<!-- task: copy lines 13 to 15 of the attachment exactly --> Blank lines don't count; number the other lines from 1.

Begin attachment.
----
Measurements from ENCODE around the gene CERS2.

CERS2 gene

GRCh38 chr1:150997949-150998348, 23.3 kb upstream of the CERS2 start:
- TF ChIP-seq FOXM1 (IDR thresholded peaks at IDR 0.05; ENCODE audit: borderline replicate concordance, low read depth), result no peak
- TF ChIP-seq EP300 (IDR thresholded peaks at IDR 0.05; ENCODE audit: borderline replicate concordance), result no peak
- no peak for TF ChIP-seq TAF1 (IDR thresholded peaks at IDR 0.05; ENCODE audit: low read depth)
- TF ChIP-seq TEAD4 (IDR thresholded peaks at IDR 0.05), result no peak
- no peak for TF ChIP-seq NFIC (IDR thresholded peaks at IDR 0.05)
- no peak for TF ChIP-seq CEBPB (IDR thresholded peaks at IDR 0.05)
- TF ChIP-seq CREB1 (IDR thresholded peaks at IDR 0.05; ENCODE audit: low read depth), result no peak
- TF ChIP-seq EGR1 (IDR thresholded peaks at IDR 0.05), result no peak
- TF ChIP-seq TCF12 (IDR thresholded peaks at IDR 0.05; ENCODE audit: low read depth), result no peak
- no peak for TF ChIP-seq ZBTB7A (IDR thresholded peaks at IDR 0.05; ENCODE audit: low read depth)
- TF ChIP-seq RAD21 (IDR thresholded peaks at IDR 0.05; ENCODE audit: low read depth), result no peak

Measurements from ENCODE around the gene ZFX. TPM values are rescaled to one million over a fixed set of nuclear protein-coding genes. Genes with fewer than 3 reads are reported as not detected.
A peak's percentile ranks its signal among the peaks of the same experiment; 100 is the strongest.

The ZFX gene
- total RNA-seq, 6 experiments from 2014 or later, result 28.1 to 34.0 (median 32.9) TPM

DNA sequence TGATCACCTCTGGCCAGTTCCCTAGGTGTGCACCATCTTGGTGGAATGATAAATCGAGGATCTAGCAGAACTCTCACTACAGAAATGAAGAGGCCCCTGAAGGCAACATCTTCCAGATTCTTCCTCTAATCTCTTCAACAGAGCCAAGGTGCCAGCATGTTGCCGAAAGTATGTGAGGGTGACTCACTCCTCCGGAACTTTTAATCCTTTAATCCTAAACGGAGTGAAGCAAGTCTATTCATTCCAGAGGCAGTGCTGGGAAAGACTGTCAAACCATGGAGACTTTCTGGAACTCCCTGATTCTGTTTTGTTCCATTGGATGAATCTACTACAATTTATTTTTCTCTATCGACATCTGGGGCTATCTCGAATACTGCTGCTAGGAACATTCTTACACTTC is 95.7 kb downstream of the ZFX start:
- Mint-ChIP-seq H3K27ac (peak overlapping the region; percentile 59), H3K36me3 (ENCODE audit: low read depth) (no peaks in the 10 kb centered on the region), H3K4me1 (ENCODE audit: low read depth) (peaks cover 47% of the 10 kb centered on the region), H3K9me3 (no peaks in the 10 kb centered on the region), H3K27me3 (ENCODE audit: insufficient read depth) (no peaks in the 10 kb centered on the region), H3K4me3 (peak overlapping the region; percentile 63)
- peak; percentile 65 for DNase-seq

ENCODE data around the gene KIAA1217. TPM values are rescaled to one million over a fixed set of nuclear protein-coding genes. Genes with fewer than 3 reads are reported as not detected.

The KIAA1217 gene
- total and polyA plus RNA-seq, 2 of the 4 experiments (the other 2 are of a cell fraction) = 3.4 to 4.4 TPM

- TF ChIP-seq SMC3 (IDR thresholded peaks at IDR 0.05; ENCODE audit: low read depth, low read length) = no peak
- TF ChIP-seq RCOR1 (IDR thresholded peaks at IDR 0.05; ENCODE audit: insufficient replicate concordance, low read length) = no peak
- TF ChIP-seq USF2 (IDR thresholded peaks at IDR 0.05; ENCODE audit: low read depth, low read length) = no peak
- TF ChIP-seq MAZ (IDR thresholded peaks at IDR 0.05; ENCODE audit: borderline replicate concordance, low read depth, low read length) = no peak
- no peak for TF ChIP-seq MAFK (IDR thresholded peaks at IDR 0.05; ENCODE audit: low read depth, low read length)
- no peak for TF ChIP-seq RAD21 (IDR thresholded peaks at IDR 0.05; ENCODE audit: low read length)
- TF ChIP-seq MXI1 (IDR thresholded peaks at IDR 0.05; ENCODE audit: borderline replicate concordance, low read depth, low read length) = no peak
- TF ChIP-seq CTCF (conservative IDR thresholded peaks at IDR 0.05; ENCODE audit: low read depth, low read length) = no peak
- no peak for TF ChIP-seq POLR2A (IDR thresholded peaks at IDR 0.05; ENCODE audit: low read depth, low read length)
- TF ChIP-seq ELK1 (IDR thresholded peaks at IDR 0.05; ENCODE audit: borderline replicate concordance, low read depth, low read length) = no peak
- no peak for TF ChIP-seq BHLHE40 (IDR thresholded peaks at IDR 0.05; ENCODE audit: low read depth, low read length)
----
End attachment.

- no peak for TF ChIP-seq ZBTB7A (IDR thresholded peaks at IDR 0.05; ENCODE audit: low read depth)
- TF ChIP-seq RAD21 (IDR thresholded peaks at IDR 0.05; ENCODE audit: low read depth), result no peak

Measurements from ENCODE around the gene ZFX. TPM values are rescaled to one million over a fixed set of nuclear protein-coding genes. Genes with fewer than 3 reads are reported as not detected.